Third-party risk management is a very serious and ever-more pressing need than ever before. Our monumental reliance on software as a service (SaaS) tools only grows with each new technology that we integrate into our lives, homes and workspaces.
Meanwhile, more than 80% of companies share their cloud data with third parties. With the increased use of SaaS and other services, it is essential to understand the risks associated with third-parties and how to best manage them. This is the best way to prevent malicious actors or accidental data loss.
How to Approach the Issue
Third-party risk management involves assessing the potential security vulnerabilities associated with working with outside parties; such as financial or reputational damage, data breaches, or legal liabilities. It also includes developing strategies and processes to identify, assess, monitor and mitigate these risks. By understanding the potential risks and implementing appropriate measures for managing them, you can reduce your exposure to liability and ensure that your systems remain secure.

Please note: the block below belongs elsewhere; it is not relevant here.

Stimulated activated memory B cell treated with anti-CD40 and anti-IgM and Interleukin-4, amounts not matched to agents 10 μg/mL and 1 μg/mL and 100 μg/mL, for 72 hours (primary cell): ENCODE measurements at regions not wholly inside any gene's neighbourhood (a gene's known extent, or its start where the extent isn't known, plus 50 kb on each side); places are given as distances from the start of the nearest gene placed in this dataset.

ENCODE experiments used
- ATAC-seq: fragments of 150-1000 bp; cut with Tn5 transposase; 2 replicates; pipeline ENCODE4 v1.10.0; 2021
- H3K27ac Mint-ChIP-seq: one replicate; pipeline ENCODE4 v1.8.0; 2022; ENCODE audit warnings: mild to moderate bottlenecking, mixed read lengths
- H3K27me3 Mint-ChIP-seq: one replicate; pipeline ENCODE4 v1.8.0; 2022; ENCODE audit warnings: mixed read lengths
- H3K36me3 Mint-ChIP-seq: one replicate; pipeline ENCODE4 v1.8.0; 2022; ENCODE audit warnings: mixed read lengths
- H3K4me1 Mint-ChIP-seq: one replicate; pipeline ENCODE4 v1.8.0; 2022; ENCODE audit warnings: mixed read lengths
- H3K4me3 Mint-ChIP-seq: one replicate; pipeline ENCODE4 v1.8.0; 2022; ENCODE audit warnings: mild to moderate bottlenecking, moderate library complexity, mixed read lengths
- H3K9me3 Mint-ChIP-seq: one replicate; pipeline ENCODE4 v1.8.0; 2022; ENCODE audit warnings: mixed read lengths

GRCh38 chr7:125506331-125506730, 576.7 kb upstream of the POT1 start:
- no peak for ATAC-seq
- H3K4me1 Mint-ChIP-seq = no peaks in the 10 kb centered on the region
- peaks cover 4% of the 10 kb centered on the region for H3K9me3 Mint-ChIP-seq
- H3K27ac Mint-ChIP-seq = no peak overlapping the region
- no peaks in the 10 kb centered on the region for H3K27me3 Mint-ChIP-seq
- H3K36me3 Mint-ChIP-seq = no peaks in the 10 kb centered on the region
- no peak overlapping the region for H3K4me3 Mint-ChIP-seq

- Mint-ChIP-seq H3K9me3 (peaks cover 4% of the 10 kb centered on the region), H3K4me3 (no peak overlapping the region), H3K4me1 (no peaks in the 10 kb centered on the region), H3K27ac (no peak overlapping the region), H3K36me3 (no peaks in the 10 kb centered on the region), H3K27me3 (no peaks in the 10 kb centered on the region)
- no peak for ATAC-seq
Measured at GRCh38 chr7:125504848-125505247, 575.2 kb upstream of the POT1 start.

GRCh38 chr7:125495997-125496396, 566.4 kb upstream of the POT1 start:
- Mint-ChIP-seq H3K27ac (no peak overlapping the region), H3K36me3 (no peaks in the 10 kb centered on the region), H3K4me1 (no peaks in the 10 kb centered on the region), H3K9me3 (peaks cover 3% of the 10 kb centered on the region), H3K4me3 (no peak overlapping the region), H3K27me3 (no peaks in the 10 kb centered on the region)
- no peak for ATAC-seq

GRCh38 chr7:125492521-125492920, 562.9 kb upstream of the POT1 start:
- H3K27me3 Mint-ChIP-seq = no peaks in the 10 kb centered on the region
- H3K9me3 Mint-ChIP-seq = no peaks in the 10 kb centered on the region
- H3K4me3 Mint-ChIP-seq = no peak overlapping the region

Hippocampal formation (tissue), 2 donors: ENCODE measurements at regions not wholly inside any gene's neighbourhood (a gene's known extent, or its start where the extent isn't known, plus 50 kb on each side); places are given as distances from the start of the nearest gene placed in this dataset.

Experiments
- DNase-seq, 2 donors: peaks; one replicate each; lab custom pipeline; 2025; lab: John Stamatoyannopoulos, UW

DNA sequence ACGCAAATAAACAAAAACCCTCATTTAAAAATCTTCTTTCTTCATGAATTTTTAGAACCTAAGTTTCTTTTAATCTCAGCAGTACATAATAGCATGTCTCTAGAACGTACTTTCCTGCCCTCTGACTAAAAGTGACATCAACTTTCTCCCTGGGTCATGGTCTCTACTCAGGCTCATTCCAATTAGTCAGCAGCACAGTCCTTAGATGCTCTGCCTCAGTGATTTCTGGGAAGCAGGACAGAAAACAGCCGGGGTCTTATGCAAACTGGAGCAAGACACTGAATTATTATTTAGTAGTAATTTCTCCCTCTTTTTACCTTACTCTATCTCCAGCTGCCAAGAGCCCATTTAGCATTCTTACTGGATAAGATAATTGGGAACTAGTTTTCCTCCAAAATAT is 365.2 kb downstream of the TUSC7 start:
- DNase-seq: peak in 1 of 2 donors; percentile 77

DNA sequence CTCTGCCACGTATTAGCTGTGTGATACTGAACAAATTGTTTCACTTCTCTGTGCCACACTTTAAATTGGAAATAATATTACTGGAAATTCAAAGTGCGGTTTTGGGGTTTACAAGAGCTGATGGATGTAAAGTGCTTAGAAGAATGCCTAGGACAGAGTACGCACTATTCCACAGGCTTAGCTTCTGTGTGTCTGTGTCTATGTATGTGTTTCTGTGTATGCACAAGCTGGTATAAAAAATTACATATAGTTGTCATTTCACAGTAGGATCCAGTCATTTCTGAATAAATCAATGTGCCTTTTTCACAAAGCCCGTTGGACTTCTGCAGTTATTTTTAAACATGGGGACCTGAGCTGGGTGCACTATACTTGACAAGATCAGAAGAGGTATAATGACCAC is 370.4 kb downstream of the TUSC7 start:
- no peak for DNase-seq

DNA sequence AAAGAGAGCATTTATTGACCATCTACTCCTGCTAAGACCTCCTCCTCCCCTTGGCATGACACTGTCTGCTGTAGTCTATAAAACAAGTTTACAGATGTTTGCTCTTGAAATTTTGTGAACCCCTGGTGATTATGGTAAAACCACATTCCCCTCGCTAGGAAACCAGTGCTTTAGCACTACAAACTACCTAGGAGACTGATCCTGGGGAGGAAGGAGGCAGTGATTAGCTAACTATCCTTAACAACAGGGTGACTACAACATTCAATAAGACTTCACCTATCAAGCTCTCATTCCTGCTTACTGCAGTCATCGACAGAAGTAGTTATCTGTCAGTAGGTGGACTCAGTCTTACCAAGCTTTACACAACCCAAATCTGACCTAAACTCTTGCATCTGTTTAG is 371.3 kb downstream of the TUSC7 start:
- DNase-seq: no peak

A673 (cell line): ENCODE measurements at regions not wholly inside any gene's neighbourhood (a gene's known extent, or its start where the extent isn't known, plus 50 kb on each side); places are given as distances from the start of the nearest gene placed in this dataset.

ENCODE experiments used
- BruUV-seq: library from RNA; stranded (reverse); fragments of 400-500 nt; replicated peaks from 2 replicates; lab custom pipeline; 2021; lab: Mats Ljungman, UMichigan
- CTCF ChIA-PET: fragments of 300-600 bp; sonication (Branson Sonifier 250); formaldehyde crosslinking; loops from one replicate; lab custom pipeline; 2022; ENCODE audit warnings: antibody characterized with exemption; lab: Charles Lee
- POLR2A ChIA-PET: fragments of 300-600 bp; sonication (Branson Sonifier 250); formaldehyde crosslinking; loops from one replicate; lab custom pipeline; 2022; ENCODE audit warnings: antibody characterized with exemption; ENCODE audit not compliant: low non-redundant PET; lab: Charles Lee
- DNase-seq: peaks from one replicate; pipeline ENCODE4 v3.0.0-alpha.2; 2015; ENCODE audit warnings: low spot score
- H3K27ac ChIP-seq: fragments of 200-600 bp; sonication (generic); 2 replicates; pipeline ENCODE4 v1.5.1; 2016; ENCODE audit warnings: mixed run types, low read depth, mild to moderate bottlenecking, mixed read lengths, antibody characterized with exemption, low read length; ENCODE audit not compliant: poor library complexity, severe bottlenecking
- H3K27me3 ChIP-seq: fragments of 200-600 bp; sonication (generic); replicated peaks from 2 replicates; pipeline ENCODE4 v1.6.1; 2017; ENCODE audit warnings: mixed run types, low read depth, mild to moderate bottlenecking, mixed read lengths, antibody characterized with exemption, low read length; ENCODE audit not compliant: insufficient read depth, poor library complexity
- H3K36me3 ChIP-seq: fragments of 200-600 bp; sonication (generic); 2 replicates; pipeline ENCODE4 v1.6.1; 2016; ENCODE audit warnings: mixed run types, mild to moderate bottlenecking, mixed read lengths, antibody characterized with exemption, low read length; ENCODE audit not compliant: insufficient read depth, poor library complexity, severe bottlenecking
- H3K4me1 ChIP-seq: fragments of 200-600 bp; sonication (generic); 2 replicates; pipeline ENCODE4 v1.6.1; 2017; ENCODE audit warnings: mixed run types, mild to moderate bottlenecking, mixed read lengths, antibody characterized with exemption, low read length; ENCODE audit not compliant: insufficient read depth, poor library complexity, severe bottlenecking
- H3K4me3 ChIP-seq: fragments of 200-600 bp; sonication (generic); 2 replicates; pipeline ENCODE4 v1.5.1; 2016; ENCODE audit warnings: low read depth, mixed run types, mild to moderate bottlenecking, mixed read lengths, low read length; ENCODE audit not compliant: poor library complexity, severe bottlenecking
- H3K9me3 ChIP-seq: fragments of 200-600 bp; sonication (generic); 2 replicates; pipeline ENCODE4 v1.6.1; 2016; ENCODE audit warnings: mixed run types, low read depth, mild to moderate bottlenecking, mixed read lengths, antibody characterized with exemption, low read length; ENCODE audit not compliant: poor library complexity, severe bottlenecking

Meanwhile, it’s not just about your data being sold. Your application vendors also have their own vendors; and they have their suppliers; and the supply chain goes on near-endlessly after that. That’s a lot of organizations with access to your data, all the way down the line!
All this necessarily opens you to the possibility of phishing and ransomware, as well. If a hacker can break into an organization and steal some of your personal data, then they could ransom the company or use it to phish you directly for more information.
Managing Third-Party Risks
Be aware and careful of who has access to view the data you store on the software that you use. This will enable you to make better decisions about the privacy of your confidential information.
Pivoting to better-protect your data may involve internal and external changes to your security posture as it currently stands, and that might even stymie productivity for a short time. That minor obstacle, however, is nowhere near as important as securing your data for the future.